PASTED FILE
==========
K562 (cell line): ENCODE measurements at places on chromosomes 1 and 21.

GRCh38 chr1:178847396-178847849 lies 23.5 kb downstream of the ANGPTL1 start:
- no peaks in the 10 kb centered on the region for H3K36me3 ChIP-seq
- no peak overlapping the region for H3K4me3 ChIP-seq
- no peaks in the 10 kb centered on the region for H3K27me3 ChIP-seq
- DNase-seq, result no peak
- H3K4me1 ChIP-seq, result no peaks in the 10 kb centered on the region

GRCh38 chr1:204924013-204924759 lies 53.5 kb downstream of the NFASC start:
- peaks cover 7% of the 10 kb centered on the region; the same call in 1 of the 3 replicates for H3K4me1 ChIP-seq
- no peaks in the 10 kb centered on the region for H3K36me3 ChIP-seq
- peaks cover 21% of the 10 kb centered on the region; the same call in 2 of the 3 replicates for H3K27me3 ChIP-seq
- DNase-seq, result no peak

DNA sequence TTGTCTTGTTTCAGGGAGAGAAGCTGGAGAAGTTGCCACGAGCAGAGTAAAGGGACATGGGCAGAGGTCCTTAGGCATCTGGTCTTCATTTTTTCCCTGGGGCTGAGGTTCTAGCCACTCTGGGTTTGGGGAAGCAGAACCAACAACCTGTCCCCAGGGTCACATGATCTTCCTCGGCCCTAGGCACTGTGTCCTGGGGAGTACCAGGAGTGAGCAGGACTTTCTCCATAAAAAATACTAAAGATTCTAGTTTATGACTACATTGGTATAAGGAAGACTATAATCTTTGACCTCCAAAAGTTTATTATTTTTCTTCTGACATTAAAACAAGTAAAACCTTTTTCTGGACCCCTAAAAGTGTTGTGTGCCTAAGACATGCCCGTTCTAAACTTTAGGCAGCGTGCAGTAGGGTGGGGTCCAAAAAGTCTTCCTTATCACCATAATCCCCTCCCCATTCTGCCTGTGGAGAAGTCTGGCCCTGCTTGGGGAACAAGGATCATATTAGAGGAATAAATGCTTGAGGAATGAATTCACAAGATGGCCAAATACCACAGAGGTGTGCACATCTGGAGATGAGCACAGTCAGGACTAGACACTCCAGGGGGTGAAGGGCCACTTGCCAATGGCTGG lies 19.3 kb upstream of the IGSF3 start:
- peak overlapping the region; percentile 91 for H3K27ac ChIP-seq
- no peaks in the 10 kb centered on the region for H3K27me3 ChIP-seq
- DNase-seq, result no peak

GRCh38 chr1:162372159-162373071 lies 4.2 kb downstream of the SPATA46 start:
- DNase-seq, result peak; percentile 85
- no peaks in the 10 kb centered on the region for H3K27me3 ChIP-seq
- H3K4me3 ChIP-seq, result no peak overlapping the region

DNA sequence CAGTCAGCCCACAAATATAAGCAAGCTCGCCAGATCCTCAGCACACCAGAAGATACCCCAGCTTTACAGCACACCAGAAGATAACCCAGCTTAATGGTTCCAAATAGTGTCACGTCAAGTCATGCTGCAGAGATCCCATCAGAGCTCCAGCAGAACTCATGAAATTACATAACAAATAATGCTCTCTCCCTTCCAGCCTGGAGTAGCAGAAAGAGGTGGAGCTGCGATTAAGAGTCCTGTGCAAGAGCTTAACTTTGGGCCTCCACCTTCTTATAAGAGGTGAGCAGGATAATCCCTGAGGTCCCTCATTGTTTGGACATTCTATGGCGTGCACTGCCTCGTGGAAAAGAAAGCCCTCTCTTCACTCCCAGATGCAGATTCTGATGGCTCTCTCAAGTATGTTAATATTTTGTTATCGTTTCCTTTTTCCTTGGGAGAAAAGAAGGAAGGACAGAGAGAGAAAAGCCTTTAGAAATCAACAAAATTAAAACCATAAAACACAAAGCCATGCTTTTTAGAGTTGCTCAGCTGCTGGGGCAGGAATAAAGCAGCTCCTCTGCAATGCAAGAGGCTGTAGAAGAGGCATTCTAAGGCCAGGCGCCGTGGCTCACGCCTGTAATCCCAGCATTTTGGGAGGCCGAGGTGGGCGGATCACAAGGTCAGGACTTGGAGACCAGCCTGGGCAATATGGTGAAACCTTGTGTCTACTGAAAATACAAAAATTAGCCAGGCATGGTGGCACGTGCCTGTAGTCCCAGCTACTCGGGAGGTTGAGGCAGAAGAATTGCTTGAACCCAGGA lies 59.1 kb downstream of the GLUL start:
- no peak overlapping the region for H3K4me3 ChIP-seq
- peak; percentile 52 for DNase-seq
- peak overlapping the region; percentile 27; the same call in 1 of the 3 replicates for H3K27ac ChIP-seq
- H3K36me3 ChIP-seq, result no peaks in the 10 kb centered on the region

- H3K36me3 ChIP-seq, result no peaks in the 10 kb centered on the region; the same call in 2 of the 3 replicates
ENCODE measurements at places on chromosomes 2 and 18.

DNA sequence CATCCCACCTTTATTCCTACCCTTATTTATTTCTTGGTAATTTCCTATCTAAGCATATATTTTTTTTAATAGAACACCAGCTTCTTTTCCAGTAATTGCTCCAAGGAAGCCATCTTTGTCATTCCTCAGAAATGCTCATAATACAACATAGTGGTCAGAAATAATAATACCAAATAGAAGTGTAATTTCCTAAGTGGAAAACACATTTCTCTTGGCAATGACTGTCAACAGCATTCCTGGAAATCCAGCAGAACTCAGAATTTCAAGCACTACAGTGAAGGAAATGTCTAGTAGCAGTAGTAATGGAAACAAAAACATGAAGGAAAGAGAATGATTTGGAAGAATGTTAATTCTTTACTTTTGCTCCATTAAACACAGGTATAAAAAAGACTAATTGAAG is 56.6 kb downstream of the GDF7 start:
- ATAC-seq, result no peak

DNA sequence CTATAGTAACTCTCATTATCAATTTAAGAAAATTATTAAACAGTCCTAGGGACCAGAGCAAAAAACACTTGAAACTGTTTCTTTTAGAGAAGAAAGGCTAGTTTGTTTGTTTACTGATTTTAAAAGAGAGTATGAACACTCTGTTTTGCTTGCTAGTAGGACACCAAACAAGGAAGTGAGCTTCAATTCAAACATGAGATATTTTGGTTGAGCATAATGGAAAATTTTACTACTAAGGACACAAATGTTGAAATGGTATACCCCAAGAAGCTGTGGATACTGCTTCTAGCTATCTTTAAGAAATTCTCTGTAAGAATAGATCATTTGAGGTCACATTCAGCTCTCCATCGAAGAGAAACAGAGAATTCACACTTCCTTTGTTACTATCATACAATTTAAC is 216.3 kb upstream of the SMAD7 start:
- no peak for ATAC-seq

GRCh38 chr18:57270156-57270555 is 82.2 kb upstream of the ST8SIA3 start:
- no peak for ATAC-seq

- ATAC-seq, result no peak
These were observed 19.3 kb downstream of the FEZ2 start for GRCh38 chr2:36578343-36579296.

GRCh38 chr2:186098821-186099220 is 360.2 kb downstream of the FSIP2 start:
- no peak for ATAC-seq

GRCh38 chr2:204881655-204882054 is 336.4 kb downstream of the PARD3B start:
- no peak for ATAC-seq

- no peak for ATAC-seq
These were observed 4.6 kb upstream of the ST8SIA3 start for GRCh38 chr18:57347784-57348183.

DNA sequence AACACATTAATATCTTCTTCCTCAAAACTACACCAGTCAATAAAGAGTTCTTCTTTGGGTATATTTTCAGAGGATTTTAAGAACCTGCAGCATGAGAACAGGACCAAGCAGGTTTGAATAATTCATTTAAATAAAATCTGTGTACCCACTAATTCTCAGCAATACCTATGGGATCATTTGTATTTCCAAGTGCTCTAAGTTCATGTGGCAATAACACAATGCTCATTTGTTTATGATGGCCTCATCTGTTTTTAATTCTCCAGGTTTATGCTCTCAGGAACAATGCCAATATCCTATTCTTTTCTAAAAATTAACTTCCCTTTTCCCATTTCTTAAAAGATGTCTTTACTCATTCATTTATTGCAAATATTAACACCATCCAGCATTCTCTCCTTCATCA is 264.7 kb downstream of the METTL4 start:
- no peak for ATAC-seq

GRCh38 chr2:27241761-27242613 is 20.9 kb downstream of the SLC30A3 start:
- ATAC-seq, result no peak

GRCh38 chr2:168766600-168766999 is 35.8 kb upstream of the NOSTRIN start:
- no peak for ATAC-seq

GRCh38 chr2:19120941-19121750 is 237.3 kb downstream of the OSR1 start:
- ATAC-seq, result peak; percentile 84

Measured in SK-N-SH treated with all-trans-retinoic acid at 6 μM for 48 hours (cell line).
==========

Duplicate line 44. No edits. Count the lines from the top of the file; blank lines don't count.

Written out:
GRCh38 chr2:27241761-27242613 is 20.9 kb downstream of the SLC30A3 start: